06/26/2013 06:13 pm ET Updated Feb 02, 2016

Same-Sex Marriage... and Money!

The Supreme Court's decision allowing legally married gay couples to access federal benefits opens up an entirely new area of financial planning for gay couples. Everything from estate planning to Social Security to income tax returns and retirement benefits will be affected by the rulings.

Financial planning will still be complicated by the fact that individual states may continue to ban same-sex marriages -- and state benefits. That could result in a confusing array of income tax filings and legal issues for couples who marry elsewhere but choose, for work or family reasons, to live in a state that does not recognize their union.

Still, the economic benefits of the decision will be far reaching. Here are just a few of the changes that will occur.

Income Taxes

The ruling means that married gay couples can file a joint federal tax return under the "married couple" status. That could be a mixed blessing since two-income couples with high earnings may pay higher income taxes if they are married, than if they are single (regardless of whether they file a joint return or not). Under the American Taxpayer Relief Act of 2012, this penalty kicks in when each person in a two-income marriage makes more than $73,000.

But at higher earnings levels, the penalty is more severe. An unmarried couple could each make $400,000 before reaching the highest federal tax rate. A married couple pays the highest rate on combined income above $450,000. And those penalties exist, even if you file under the "married, filing separately" status.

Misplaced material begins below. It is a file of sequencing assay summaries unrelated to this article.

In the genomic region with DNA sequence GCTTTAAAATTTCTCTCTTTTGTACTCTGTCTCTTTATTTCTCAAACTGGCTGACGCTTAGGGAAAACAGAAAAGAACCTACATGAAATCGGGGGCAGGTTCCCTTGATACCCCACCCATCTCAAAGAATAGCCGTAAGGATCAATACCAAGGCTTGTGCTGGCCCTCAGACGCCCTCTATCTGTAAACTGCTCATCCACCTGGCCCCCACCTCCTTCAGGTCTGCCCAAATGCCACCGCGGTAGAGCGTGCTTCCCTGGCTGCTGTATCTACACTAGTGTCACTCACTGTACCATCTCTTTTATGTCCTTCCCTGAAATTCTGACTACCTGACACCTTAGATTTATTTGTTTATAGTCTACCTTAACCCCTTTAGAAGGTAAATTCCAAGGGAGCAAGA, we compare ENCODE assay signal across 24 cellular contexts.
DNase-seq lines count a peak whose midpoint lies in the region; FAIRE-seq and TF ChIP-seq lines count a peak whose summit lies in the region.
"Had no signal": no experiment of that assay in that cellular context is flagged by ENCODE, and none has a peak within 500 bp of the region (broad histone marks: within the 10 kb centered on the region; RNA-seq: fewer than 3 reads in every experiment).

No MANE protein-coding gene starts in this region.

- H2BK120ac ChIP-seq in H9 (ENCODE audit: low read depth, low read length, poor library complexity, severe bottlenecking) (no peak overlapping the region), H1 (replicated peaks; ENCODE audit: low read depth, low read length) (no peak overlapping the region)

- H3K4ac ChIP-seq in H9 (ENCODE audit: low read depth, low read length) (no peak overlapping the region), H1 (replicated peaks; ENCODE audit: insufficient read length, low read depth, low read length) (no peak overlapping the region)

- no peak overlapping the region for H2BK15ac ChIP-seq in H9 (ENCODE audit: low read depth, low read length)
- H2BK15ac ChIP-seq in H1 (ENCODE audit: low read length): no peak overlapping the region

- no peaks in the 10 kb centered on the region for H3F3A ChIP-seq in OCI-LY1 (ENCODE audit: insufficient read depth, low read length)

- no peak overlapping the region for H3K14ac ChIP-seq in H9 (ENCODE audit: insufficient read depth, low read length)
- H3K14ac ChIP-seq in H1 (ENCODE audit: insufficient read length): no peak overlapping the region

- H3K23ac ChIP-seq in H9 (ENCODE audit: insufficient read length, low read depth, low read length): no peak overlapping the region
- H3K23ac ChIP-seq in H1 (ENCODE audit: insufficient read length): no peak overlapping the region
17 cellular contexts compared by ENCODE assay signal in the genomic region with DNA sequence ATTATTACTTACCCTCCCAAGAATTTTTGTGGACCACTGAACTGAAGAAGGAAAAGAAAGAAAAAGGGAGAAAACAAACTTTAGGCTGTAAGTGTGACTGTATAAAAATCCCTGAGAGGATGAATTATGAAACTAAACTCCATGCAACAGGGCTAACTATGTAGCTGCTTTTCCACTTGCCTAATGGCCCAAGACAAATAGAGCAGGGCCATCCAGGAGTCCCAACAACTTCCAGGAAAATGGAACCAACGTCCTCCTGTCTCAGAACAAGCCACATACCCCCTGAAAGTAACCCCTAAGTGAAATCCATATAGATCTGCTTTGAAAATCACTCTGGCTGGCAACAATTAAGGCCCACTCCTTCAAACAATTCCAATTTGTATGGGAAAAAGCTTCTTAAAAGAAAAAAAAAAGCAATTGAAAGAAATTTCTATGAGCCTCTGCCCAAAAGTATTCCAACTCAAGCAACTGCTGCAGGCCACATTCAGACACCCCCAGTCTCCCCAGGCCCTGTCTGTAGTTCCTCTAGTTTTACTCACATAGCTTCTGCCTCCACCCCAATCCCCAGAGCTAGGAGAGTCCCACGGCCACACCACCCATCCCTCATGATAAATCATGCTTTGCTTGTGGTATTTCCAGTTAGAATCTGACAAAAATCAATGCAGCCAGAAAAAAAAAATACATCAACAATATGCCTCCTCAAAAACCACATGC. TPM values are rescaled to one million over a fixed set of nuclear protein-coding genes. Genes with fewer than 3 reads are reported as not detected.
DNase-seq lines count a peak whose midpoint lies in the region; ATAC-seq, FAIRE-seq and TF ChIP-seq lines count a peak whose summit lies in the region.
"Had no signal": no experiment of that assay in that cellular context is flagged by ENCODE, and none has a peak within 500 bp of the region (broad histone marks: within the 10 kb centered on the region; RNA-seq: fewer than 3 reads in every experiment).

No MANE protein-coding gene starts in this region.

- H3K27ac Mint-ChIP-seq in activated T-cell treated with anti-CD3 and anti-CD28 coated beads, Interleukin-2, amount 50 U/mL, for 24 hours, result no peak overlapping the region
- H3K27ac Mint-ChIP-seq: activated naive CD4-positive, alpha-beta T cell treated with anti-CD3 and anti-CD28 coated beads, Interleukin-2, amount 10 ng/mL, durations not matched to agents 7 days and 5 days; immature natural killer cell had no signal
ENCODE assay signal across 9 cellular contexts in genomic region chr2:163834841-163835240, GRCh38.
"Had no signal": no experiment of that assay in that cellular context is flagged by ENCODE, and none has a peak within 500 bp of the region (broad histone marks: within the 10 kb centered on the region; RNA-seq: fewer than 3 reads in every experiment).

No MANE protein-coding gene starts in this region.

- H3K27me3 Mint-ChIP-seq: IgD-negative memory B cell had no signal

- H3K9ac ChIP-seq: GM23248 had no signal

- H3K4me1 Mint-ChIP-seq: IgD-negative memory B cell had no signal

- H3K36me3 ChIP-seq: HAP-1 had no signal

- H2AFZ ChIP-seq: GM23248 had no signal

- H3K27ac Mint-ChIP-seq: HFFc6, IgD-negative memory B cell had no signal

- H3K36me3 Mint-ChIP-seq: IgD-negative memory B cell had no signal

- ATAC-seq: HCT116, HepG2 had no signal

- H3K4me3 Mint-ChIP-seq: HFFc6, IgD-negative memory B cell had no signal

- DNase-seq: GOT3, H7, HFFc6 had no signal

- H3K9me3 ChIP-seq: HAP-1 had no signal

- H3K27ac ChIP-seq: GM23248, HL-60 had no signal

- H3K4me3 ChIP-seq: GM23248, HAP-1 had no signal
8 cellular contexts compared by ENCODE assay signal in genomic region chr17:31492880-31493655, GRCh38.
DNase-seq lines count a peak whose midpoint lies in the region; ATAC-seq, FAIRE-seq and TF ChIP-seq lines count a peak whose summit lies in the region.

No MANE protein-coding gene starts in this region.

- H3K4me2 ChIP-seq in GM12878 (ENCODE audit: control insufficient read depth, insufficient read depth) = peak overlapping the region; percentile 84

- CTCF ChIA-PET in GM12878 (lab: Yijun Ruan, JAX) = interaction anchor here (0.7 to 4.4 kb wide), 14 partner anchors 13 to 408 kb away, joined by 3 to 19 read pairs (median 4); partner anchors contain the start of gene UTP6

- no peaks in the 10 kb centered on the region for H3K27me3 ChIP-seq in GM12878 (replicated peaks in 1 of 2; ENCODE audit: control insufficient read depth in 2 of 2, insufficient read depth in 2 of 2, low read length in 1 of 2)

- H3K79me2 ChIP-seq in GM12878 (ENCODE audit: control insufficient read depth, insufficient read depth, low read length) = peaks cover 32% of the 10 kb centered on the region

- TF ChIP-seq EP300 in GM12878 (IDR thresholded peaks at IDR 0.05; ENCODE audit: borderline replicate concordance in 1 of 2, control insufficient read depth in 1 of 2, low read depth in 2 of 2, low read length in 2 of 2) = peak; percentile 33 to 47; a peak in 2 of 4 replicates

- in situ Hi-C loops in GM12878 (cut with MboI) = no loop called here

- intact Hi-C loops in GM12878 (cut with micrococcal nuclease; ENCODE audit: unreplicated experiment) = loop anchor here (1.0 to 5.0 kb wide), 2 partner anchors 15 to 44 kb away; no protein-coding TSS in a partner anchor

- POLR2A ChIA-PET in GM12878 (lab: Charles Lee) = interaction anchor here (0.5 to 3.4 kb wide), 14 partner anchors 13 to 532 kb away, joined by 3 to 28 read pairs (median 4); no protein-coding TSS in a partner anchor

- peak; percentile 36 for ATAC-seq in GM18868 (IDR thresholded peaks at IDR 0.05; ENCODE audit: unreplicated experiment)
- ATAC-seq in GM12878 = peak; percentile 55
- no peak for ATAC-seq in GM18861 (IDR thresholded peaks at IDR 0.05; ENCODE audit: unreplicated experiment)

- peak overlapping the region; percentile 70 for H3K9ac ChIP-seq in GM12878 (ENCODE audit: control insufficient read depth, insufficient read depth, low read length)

Estate Planning

There is a huge estate tax benefit for married couples, and it will now be extended to same-sex marriages. It's called the "marital deduction," and basically it means that on the death of the first spouse, all assets can pass tax free to the surviving spouse, without being subject to gift and estate taxes.

Same-sex couples may need to make new estate plans,as a result of this ruling. That's critical if they live in a state that does not recognize same-sex marriage, because without a valid will or revocable living trust, the surviving spouse may not be automatically be entitled to a portion of the estate.

Social Security

Married couples receive significant benefits under Social Security law. Married couples earn spousal and survival benefits. Once married for ten years, a spouse can claim benefits on a former spouse's record. And when one spouse dies, the other will receive a survivor's benefit. Legal children of the married couple would be equally entitled to a survivor benefit if either parent dies before the child reaches age 18. Now, all those federal benefits will apply to same-sex couples.

Retirement Benefits

Under federal law, your spouse is automatically the beneficiary of a 40l(k) plan -- unless your spouse signs a waiver. Until same-sex spouses were recognized under federal law, each could leave 40l(k) plan assets to anyone. Now, surviving same-sex spouses will be entitled to all of the assets in a spouse's plan, under federal law, unless he or she specifically waives that right.

Also, married couples can do a "spousal rollover" of an IRA, free from estate taxes. The surviving spouse can delay withdrawing from that inherited IRA until age 70-1/2, while a non-spouse beneficiary must start withdrawing in the year after the death occurs. Legalizing these rights for same-sex spouses means that IRA can continue to grow tax deferred for the same-sex spouse beneficiary.

There are literally dozens of federal laws and benefits that will affect same-sex couples, ranging from military benefits to the prohibition against being forced to testify against your spouse. Other issues, including divorce, custody, and even who is "allowed" to marry (i.e. cousins, those under age 16), will still be determined by state legislatures.

The Supreme Court decisions acknowledge that states can determine who can legally married. Attorney John Olivieri, partner at White & Case, LLP, has specialized in giving estate planning advice to same-sex couples in New York, which legalized gay marriage in 2011. Now, says Olivieri, "Same-sex couples who are married in states that have legalized this type of union do not have to deal with the complications arising from being married for state law purposes, but not for Federal law purposes."

The personal financial impact of the Supreme Court rulings on federal same-sex marriage will certainly be life-changing for many people. And that's The Savage Truth.